This Surprising Fact About Wyoming Puts The Democratic Primary In A Whole New Light

Wyoming, which casts its vote in the Democratic primary on Saturday, isn’t exactly the most liberal state in the country. In fact, it’s one of the most conservative states in the country and has been for a while. It’s very rural and very white, both of which are harbingers of conservatism, and is responsible for giving us, among other things, Dick Cheney. And yet Wyoming is nicknamed “The Equality State,” because amazingly, it was an epicenter for women’s rights during its infancy.

It wasn't until 1890 that Wyoming attained statehood. But in 1869, when it was merely a U.S. territory, lawmakers passed and the territorial governor signed a bill explicitly granting the women the right to vote and hold office. It was the first territory or state to do so.

Twenty years later, when the territory was formally attempting to gain U.S. statehood, Wyoming reached another milestone. During the territory’s constitutional convention, the delegates insisted on including a provision in the state constitution that guaranteed voting rights to all of the state’s residents, regardless of gender. This was already the law in Wyoming, and yet codifying it into the state constitution was a much bigger deal. It's a lot easier to change a law than pass a constitutional amendment, and so putting women's suffrage in the state constitution gave women voters a degree of protection that the 1869 law didn't.

There’s a big caveat to all of this, though. The Wyoming’s residents who helped enact these pro-woman measures weren’t necessarily acting out of an earnest desire to advance women’s equality. There were other motivations at play; namely, the fact that Wyoming’s population at the time was both very small and disproportionately male.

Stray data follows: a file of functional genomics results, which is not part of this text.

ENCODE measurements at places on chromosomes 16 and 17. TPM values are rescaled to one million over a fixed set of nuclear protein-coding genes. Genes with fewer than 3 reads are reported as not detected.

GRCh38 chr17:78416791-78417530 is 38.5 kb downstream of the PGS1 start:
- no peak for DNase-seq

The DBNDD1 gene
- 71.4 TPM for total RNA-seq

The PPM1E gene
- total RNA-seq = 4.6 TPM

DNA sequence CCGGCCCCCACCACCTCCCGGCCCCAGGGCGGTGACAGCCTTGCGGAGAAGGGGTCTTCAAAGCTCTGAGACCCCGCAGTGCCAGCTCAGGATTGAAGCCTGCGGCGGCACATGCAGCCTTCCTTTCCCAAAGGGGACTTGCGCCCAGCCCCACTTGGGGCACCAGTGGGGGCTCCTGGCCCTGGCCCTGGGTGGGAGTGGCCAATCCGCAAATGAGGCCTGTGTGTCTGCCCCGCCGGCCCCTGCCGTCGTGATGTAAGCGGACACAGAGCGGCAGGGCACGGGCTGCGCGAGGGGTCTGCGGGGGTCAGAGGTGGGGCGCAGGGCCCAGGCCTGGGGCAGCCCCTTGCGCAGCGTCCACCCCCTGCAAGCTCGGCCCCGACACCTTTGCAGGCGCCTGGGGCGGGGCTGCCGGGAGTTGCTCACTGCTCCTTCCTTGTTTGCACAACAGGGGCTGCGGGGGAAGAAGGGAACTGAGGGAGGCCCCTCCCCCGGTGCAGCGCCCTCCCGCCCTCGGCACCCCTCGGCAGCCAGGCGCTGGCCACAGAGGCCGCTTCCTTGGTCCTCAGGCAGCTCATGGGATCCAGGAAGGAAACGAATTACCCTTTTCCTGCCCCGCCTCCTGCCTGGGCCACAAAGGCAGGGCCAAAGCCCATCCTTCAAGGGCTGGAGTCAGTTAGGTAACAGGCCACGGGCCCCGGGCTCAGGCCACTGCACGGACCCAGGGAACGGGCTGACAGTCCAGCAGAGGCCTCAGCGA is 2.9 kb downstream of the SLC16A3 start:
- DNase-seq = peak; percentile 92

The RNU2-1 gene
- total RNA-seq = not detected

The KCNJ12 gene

Thanks to its low number of residents, Wyoming was in danger of not reaching the population threshold required for statehood. Meanwhile, the 6 to 1 man-woman ratio was, well, not ideal for many of the men living in the territory. These two factors provided a strong incentive for Wyoming to try and convince more women to move to the state. Expanding suffrage to women was one way in which it sought to do this.

But even if this was a solely political calculation, that doesn’t make it less laudable. After all, the result was that women could, for the first time in American history, vote and hold office, and that's a monumental accomplishment regardless of the motivation behind it. What’s more, Wyoming continued to make strides in gender equality even after it became a state. It was the first state to have an all-woman jury (1870), the first to elect a woman to statewide office (1894), and the first to elect a female governor (1925). Between 1920 and 1921, it also had the first town (Jackson) to be governed entirely by women.

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Nowadays, Wyoming isn’t known for its liberalism. But in its nascent days, both as a territory and then a state, it was nothing less than a pioneer for gender equality in America.

There are a couple of reasons to suspect that Bernie Sanders will win the state’s caucus on Saturday, but who knows? If Wyoming can elect the first woman governor in the country, it’s perfectly conceivable that it will might also help elect the first woman president.